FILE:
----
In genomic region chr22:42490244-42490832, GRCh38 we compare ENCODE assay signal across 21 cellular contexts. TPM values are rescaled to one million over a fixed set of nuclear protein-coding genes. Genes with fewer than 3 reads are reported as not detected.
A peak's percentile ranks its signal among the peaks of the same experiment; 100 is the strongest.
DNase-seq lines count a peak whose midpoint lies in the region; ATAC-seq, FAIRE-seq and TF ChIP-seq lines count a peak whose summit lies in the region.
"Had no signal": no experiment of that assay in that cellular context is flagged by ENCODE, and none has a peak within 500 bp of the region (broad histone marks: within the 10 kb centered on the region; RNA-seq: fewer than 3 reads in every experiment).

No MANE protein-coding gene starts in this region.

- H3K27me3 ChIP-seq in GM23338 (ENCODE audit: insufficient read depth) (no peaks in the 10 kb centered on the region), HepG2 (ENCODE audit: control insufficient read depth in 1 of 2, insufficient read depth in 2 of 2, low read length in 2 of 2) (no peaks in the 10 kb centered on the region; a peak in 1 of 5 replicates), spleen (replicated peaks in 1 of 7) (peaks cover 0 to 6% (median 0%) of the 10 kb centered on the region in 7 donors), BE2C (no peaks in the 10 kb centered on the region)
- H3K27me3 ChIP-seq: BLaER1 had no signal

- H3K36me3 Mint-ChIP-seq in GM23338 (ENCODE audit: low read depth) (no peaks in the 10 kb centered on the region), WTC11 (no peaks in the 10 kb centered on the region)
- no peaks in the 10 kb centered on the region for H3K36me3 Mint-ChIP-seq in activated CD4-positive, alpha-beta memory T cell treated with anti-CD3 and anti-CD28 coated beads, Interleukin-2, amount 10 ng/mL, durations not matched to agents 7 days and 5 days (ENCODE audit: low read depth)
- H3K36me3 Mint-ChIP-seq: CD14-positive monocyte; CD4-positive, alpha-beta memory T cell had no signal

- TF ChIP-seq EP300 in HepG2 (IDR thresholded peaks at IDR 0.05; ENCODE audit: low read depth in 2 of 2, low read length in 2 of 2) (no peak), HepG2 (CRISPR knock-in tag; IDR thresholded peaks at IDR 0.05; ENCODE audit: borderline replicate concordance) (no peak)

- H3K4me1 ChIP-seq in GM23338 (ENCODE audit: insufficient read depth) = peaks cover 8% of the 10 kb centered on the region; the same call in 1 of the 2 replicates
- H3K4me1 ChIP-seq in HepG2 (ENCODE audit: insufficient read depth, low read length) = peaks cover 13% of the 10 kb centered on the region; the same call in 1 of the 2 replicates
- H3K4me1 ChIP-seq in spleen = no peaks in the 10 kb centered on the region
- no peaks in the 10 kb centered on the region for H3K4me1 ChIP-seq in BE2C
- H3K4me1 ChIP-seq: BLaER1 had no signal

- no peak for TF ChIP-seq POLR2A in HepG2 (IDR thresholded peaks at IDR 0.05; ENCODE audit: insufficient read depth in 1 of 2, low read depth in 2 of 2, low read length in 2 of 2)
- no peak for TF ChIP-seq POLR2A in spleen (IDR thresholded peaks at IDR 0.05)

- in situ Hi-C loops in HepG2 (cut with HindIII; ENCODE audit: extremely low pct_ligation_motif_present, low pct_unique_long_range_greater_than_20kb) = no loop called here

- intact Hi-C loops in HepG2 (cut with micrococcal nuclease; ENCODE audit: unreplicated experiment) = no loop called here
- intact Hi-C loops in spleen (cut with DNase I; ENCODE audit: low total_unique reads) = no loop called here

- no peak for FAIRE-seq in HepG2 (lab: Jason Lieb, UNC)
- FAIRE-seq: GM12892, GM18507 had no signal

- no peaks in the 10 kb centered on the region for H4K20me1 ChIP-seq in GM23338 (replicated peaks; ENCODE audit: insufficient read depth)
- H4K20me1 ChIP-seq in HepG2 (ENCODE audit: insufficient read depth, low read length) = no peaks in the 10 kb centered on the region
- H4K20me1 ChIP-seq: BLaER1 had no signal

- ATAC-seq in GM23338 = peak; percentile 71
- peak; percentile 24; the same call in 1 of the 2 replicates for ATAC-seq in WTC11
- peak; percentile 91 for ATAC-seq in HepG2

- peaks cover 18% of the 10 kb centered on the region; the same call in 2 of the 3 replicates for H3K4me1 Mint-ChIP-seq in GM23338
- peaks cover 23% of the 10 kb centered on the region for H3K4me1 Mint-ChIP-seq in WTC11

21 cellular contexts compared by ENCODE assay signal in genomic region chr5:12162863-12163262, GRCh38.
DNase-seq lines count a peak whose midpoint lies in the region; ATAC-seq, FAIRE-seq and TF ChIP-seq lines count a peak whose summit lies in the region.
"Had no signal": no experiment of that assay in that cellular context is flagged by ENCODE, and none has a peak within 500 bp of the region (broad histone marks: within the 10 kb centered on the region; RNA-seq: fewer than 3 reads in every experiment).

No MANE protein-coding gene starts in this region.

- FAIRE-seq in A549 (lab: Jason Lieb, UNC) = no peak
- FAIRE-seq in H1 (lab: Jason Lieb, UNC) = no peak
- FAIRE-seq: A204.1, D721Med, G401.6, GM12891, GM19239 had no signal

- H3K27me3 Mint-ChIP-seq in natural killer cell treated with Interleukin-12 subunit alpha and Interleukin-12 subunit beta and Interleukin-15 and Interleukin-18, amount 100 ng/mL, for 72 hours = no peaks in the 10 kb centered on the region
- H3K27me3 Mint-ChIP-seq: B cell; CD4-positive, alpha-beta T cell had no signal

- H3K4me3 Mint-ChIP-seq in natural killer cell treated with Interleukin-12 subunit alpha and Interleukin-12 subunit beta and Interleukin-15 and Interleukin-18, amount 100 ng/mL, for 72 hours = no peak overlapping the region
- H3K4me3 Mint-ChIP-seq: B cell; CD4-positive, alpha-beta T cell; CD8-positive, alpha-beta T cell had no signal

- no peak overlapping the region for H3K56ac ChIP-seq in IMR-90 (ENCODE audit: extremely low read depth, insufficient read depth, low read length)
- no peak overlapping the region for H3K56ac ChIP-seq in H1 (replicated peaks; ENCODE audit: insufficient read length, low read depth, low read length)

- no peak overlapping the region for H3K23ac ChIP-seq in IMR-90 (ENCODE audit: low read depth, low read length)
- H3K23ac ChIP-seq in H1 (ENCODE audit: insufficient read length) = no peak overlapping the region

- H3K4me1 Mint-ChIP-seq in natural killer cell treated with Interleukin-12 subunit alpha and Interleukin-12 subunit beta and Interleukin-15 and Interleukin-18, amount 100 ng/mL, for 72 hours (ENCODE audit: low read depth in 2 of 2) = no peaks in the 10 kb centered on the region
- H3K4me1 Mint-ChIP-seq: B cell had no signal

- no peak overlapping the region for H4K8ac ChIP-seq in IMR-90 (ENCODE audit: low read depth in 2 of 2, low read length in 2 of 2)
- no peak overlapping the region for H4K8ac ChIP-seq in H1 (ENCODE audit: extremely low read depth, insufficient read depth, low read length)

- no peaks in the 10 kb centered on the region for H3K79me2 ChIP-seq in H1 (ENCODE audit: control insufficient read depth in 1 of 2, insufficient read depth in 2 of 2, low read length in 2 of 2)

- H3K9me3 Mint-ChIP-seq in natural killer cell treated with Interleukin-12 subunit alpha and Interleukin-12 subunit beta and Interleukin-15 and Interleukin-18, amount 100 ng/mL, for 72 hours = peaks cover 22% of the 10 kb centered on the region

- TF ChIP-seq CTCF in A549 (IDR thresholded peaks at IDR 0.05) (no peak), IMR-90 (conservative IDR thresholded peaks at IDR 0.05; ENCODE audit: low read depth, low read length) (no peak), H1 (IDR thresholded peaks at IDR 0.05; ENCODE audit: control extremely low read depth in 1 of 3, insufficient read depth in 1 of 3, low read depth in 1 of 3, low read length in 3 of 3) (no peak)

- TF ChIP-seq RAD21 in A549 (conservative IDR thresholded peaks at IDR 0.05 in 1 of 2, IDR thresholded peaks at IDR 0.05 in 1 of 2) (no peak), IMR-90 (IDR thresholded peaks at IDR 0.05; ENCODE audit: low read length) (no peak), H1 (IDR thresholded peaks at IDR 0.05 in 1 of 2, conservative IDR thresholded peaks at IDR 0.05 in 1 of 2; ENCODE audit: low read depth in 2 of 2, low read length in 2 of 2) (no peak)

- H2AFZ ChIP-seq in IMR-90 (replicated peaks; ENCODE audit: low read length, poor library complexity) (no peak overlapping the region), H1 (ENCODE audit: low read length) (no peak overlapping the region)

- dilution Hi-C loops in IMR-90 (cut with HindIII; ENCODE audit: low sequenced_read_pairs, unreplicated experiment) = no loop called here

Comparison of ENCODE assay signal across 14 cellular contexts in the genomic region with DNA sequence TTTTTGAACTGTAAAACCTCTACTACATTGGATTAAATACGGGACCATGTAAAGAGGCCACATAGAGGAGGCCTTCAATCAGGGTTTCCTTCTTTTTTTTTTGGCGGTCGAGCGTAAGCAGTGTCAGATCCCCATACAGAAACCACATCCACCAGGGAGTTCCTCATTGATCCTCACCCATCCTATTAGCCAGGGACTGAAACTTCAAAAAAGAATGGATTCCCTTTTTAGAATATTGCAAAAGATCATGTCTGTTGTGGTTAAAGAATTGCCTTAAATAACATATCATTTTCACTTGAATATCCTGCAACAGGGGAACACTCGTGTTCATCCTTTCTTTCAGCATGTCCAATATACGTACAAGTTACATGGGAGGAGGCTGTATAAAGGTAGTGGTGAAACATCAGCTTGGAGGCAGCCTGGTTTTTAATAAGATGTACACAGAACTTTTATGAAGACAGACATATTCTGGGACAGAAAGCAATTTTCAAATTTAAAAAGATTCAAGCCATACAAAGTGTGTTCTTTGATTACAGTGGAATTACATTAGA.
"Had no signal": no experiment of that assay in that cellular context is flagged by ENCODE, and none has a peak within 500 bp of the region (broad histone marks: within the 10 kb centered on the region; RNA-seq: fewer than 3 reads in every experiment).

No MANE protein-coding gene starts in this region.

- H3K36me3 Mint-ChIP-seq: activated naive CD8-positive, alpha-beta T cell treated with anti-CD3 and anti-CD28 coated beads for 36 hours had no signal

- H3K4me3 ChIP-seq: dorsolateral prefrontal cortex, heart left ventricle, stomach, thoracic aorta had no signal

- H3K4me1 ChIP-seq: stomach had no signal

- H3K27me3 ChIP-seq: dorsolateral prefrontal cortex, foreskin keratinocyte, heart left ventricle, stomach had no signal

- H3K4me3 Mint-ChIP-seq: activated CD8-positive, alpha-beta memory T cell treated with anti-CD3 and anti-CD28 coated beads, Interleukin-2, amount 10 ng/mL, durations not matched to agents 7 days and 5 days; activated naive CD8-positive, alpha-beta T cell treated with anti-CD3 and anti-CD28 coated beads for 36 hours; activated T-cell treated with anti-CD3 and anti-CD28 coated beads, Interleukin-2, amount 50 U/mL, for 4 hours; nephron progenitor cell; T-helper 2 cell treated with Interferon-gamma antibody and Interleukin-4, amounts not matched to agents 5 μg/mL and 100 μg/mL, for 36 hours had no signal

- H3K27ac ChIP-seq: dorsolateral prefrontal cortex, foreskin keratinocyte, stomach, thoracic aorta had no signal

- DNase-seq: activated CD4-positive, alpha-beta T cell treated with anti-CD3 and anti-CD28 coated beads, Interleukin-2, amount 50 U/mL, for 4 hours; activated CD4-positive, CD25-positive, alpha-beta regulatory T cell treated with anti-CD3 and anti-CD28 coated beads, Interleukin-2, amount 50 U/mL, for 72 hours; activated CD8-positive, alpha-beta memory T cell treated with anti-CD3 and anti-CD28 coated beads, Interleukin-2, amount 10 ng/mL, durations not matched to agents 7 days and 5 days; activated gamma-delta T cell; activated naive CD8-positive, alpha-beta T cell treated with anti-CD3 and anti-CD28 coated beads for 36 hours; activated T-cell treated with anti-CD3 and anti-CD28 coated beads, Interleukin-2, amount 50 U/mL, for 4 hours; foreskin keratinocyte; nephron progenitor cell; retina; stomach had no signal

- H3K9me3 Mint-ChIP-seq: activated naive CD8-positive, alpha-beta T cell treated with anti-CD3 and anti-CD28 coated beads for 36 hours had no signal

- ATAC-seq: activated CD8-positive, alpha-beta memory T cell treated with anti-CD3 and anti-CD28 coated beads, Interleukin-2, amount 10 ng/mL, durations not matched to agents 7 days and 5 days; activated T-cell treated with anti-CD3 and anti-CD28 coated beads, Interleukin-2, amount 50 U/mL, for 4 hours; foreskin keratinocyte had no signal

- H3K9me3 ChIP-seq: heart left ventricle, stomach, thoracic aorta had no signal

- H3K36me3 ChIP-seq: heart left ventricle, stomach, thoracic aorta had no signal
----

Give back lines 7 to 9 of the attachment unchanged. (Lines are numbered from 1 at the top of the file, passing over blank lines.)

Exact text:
- H3K27me3 ChIP-seq: BLaER1 had no signal

- H3K36me3 Mint-ChIP-seq in GM23338 (ENCODE audit: low read depth) (no peaks in the 10 kb centered on the region), WTC11 (no peaks in the 10 kb centered on the region)
- no peaks in the 10 kb centered on the region for H3K36me3 Mint-ChIP-seq in activated CD4-positive, alpha-beta memory T cell treated with anti-CD3 and anti-CD28 coated beads, Interleukin-2, amount 10 ng/mL, durations not matched to agents 7 days and 5 days (ENCODE audit: low read depth)